Once upon a time in the 1990s, beige ruled the walls. The fashionable face of interior design was muted – in part thanks to Kelly Hoppen’s championing of neutrals – with colour banished in favour of a palette that extended from magnolia to grey via some subdued taupes.
But the tides have turned, with many of today’s interior designers reclaiming colour and working to demonstrate that bright doesn’t have to mean busy or overblown. Here are five of our favourite colour creatives, whose designs run the gamut from artful pops and jewel coloured ceilings to entire interiors drenched in pink.
Emiliano Salci and Britt Moran – co-founders of Milan-based Dimore Studio – have found their niche creating vivid modern interiors imbued with the rich, maximalist spirit of Old Master paintings. Their portfolio, for clients such as Hermès and Bottega Veneta, includes private homes, restaurants, hotels and boutiques.
They recently completed a VIP apartment in Rome’s Palazzo Fendi, a veritable masterclass in the duo’s artful way with colour. A blue-y sage paint for the walls and hall ceiling; an emerald velvet sofa; a plush red carpet facing off with a mustard chair and a powder blue Lucio Fontana slashed canvas. ‘You have to appeal to people’s sense of fun,’ Moran explained to Forbes. ‘What we try to do is to create a fun experience, but something that’s also elegant, sophisticated and timeless.’
Paris-based designer India Mahdavi has put pink – once dismissed as exclusively for little girl’s bedrooms – back on the interior decorator’s palette. Her work for Sketch in Mayfair and, more recently, for RED Valentino’s stores in London and Rome, has reframed the shade as a sophisticated neutral and captured the heart of diners, shoppers and Instagrammers alike. Mahdavi credits her Irano-Egyptian heritage and early years among the technicolour influences of North America for her ‘pop-orientalism’ and courage with unusual shades. ‘There is something cartoony about my work,’ she told Harpers Bazaar last year. ‘I like putting colours in danger…it’s not always easy to achieve.’ A recent commission for Ladurée in Geneva served up a lilac and lime interior that echoed the sweetness of the brand’s famous macaroons. ‘I am part of the entertainment business,’ she says. ‘I try and bring joy in the best way I can.’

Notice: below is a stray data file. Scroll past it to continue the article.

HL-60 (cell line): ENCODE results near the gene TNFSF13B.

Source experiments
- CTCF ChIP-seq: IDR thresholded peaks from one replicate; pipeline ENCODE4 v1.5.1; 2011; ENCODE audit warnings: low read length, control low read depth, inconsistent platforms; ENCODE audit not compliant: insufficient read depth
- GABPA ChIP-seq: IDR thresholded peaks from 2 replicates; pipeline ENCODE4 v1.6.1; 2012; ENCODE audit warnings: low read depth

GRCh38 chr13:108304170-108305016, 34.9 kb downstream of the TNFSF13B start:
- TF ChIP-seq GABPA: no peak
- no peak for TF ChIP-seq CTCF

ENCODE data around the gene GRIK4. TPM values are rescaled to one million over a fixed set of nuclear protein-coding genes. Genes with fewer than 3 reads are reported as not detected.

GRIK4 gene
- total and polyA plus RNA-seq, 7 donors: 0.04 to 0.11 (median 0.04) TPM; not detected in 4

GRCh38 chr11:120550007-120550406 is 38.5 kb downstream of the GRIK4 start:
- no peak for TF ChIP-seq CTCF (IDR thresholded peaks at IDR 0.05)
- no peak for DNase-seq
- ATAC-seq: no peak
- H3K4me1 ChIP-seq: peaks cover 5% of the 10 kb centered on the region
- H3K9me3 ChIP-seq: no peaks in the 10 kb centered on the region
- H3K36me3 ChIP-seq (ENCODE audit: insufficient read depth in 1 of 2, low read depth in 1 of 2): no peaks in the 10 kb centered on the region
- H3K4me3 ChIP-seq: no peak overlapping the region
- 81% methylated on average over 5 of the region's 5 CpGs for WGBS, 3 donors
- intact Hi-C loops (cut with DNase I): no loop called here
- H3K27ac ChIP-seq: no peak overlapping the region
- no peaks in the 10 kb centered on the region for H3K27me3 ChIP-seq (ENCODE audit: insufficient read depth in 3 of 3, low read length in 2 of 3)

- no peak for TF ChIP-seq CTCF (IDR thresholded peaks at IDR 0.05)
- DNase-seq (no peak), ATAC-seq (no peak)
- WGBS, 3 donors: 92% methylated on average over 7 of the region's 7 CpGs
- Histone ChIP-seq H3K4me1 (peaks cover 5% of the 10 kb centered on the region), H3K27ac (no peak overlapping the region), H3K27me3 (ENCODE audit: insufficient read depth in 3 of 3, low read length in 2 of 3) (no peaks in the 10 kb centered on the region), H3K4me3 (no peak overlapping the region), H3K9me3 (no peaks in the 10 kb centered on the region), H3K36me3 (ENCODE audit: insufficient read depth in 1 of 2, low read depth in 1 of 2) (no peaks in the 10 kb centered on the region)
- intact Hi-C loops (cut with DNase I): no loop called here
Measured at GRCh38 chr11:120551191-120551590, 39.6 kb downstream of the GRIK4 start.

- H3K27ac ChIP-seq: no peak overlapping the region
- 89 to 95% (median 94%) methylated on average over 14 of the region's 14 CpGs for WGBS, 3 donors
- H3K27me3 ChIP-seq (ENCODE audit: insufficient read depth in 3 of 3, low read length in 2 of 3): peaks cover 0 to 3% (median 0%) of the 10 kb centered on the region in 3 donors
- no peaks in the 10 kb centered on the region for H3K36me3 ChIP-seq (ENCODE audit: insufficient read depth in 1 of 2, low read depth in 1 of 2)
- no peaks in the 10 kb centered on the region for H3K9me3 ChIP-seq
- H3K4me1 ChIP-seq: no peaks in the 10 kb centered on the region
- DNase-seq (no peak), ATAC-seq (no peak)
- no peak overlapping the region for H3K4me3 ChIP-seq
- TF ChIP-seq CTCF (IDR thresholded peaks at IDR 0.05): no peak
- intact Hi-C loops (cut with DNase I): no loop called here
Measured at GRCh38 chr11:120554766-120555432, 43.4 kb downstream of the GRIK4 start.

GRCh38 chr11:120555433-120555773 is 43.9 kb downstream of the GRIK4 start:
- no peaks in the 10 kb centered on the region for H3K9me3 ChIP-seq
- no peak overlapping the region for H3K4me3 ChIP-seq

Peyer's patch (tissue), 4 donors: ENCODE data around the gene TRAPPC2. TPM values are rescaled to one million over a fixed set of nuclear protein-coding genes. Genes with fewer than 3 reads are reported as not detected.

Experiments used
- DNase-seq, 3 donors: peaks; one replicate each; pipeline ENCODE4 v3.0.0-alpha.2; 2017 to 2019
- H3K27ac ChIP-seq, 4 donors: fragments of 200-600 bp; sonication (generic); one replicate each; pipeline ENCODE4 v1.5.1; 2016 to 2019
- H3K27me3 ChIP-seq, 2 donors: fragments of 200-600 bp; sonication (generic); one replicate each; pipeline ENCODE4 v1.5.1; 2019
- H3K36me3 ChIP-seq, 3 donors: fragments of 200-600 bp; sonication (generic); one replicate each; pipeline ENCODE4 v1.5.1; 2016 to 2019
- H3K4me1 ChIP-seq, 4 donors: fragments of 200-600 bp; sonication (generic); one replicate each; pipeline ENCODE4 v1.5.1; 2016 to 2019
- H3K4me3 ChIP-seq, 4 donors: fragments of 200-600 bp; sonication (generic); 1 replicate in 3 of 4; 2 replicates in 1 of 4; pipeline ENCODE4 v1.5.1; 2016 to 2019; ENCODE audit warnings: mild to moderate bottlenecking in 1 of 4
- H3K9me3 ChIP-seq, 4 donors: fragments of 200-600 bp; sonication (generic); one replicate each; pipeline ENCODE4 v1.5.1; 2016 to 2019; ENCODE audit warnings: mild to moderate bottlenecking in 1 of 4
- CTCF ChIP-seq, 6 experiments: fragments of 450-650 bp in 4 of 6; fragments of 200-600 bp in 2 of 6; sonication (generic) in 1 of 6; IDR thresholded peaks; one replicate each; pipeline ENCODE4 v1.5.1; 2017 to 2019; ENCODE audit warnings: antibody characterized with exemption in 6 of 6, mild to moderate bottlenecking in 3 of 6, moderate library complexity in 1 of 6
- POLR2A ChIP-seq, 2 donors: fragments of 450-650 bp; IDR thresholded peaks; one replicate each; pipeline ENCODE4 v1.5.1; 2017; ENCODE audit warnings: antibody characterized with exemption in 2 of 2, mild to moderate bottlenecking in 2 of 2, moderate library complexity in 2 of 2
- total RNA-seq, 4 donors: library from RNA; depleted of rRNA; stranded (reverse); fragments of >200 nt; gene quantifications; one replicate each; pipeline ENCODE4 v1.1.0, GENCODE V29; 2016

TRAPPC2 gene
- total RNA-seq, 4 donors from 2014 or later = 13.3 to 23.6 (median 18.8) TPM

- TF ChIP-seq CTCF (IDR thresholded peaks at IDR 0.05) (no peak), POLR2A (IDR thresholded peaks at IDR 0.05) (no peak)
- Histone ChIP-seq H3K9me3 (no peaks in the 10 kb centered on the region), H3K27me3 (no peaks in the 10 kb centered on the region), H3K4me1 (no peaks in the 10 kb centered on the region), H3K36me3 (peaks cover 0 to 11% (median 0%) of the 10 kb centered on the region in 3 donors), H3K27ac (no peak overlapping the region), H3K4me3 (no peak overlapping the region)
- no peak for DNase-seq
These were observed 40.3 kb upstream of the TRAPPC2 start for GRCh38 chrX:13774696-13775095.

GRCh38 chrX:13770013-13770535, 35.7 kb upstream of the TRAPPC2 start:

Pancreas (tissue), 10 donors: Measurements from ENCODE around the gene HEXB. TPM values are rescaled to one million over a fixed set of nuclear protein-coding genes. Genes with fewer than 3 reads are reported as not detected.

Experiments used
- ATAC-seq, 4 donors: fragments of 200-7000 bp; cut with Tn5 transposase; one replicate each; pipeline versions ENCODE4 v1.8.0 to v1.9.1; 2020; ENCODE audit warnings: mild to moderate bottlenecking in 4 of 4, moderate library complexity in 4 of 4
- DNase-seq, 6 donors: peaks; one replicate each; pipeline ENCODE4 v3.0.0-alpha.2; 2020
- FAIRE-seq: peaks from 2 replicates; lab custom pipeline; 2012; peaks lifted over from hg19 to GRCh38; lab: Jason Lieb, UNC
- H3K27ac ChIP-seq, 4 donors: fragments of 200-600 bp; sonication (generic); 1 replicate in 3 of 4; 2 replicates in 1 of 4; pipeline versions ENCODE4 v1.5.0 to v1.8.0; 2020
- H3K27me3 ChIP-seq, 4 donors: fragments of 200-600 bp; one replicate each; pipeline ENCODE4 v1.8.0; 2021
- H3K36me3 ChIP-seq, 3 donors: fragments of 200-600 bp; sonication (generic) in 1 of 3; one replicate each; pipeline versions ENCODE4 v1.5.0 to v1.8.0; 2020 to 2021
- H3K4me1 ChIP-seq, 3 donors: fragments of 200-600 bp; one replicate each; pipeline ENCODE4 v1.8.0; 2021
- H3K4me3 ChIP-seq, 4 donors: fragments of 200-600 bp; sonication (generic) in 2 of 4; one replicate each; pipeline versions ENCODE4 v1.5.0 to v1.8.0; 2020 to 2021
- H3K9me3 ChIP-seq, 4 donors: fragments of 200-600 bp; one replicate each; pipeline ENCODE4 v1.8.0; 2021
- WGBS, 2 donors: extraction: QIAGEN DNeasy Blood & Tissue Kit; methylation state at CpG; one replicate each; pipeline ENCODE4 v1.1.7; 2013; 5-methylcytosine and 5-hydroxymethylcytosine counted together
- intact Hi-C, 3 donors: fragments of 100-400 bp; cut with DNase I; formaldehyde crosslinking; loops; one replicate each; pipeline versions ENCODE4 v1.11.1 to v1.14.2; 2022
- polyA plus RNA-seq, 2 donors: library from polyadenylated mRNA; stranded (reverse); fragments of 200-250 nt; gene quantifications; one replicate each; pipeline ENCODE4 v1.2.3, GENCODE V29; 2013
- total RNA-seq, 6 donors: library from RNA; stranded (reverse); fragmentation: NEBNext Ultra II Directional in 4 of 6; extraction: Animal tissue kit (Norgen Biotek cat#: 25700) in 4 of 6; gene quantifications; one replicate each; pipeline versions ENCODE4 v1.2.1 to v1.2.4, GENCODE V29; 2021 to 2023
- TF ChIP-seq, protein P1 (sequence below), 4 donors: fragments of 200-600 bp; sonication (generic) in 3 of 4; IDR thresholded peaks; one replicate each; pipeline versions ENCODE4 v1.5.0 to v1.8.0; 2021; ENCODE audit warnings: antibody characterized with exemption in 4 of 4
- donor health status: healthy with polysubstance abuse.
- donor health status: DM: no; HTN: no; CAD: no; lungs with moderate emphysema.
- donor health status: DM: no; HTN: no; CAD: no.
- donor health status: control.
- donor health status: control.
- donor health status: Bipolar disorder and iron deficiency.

After a decade working with the legendary Min Hogg at The World of Interiors, Faye Toogood founded her own company with the ethos that anything was possible. ‘I didn’t train in furniture, fashion or interior design, so in my head I have no rules,’ she told The Sunday Times Magazine in 2015. Today Studio Toogood creates all three, including interiors collaborations with Dover Street Market, Selfridges and Hermès, as well as private commissions which employ her unique take on colour. In the Notting Hill kitchen belonging to Anna Singh, mint plays off jade against greys and silvers in a refreshingly contemporary juxtaposition. For a flat in Mayfair, she used blue and grey polished plaster to heighten rather than ignore London’s somewhat dour light. ‘Northern Europe is always so gray,’ she explained to The New York Times, ‘there’s no point in trying to brighten a space by painting it white.’
This all-female studio has become Amsterdam’s go-to consultants when it comes to creating dynamic dining and drinking spaces. Recent projects include 2015’s Bar Basquiat, which transformed a former supermarket by incorporating the eponymous artist’s vivid interplay of text and colour. More recently the interior designers completed Bar Botanique, using a palette of green and pink to create an otherworldly forest environment that won over most of Instagram.
For Amsterdam restaurant The Roast Room they worked with Studio Molen on a modern design feast blending copper tanks, bronze accents, marble floors and a bright blue ceiling. ‘I believe colour can really enrich a space,’ says Esther Stam, founder of Studio Modijefsky. ‘It defines the spatial identity and strengthens the experience we are aiming for.’
Obeying the adage of putting his money where his mouth is, interior designer Guillermo Santomà’s dazzling project Casa Horta is also his own home. The young creative – known for his furniture and store installations – renovated a 1920s house in Barcelona, masterfully interplaying natural light, neutrals and fantastical colour to create shadows, shapes and reflections. Period details are paired with bright all-over tones, while cut outs – interior windows, doorways, stairwells – are emphasised through sudden shifts in shade. The result is playful and mesmerising, incorporating an all-pink bathroom, gilded doors and a ceiling painted like the sky.
Read next: Inside the Roman home of Marie-Louise Sciò, creative director of Il Pellicano Hotel